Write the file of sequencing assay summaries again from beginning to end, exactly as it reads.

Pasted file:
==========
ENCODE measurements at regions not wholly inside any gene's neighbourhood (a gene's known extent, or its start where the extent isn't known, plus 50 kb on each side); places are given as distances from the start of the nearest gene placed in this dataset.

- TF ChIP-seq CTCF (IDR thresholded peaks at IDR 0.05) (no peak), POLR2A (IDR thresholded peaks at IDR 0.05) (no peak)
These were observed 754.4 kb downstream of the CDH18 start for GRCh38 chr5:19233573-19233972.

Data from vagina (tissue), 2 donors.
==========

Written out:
ENCODE measurements at regions not wholly inside any gene's neighbourhood (a gene's known extent, or its start where the extent isn't known, plus 50 kb on each side); places are given as distances from the start of the nearest gene placed in this dataset.

- TF ChIP-seq CTCF (IDR thresholded peaks at IDR 0.05) (no peak), POLR2A (IDR thresholded peaks at IDR 0.05) (no peak)
These were observed 754.4 kb downstream of the CDH18 start for GRCh38 chr5:19233573-19233972.

Data from vagina (tissue), 2 donors.